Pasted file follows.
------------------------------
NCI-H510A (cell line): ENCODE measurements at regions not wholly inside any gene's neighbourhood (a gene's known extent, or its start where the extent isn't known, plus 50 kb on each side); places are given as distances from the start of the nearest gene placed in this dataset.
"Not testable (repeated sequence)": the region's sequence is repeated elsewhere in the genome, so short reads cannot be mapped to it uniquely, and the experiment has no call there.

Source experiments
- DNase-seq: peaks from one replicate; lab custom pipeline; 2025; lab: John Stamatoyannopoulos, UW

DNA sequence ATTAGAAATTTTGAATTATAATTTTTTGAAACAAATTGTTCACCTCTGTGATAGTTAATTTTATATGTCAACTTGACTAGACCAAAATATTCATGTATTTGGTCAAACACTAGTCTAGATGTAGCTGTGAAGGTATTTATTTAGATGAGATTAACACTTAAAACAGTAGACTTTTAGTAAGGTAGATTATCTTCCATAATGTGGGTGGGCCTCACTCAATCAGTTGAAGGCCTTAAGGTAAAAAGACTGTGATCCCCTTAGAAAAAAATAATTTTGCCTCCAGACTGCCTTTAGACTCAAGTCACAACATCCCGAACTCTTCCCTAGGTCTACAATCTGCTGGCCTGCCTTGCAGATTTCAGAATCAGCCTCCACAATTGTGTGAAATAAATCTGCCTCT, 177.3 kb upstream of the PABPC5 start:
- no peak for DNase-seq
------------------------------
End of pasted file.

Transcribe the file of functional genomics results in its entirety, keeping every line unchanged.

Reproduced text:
NCI-H510A (cell line): ENCODE measurements at regions not wholly inside any gene's neighbourhood (a gene's known extent, or its start where the extent isn't known, plus 50 kb on each side); places are given as distances from the start of the nearest gene placed in this dataset.
"Not testable (repeated sequence)": the region's sequence is repeated elsewhere in the genome, so short reads cannot be mapped to it uniquely, and the experiment has no call there.

Source experiments
- DNase-seq: peaks from one replicate; lab custom pipeline; 2025; lab: John Stamatoyannopoulos, UW

DNA sequence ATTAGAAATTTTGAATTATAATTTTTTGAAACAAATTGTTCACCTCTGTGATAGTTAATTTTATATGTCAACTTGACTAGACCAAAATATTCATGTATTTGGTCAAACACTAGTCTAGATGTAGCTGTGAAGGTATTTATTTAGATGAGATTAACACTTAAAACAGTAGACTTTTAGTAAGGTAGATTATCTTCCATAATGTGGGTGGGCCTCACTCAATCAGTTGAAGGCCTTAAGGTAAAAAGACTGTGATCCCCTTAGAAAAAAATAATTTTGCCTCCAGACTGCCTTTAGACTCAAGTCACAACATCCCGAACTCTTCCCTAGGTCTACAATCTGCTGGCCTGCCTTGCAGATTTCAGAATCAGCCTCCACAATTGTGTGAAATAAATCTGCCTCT, 177.3 kb upstream of the PABPC5 start:
- no peak for DNase-seq